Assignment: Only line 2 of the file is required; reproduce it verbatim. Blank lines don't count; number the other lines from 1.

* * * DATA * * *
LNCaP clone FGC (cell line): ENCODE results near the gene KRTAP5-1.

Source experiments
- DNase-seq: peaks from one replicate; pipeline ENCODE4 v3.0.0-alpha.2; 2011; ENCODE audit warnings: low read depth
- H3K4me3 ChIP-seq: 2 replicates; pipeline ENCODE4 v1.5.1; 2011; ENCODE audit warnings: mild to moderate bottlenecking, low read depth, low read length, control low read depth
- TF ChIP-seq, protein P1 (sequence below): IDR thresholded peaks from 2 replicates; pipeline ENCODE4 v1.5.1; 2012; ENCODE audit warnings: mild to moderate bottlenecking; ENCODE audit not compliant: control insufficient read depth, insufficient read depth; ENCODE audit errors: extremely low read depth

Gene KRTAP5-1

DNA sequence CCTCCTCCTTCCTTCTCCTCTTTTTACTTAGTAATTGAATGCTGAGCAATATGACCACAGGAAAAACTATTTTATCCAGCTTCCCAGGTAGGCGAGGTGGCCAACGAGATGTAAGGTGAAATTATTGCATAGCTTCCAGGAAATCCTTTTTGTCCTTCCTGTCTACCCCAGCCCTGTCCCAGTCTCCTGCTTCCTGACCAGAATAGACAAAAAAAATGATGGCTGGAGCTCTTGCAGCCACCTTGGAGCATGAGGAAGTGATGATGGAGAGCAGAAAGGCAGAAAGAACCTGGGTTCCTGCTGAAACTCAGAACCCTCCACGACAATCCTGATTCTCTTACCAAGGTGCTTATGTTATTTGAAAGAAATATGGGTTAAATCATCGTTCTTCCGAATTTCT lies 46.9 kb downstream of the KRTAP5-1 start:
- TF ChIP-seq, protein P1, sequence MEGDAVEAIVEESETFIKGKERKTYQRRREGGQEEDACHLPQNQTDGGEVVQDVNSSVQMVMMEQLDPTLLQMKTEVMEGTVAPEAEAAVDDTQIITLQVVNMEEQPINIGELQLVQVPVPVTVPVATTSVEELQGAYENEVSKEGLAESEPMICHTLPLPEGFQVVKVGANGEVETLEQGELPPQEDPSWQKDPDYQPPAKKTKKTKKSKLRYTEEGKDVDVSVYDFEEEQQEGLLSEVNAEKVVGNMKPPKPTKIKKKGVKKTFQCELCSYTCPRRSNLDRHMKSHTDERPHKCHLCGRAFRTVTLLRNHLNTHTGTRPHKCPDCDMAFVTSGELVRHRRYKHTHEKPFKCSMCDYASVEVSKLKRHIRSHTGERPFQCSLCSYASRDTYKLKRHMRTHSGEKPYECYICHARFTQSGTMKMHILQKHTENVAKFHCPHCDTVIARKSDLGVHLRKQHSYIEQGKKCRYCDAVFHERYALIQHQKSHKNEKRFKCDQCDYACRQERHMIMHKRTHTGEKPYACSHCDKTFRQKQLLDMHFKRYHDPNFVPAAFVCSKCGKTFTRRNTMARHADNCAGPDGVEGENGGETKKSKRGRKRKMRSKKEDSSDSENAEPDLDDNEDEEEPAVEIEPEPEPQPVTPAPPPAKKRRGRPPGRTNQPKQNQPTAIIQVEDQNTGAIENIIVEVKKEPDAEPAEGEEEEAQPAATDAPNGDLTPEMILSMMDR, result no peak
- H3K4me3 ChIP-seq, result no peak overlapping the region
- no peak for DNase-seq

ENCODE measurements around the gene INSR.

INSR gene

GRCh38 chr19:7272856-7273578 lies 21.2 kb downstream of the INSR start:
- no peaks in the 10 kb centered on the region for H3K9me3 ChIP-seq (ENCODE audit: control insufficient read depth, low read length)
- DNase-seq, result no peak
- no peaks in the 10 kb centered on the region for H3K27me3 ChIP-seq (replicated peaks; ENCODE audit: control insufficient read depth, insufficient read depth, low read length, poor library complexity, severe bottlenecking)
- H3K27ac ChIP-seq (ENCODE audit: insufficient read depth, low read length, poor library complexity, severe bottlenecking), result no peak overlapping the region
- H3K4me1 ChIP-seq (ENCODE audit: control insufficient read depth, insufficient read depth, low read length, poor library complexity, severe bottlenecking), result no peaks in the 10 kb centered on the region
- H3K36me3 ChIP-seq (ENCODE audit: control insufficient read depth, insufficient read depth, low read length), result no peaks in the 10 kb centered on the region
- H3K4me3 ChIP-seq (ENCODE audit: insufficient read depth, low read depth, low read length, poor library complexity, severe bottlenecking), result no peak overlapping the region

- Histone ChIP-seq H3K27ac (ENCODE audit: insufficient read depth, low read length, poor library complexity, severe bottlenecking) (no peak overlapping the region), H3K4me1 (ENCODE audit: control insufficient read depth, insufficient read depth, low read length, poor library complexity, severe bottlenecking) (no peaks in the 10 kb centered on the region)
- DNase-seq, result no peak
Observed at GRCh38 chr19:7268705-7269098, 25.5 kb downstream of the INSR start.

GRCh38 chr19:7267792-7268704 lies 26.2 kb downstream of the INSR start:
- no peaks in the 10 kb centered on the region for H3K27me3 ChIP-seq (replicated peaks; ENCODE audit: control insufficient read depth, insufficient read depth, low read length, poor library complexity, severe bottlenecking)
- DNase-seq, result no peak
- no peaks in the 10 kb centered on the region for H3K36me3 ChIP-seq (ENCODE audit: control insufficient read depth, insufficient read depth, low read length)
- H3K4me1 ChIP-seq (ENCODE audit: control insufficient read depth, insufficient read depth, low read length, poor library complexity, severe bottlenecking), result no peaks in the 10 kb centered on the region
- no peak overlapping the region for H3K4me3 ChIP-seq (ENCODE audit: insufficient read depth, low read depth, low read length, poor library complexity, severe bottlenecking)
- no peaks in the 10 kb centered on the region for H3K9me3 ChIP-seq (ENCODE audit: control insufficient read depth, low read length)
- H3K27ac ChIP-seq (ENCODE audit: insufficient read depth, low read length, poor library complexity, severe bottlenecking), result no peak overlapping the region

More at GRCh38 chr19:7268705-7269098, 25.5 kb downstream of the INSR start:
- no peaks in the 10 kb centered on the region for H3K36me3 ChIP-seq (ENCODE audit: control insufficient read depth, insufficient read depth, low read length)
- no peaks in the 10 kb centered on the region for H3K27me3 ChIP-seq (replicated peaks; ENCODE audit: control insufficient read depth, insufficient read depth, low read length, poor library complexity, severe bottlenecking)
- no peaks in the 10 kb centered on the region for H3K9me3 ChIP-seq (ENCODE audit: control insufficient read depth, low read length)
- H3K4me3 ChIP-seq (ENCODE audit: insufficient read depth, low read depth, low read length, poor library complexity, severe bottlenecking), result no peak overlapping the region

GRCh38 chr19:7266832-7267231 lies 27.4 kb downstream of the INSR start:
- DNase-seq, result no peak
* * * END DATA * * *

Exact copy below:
Source experiments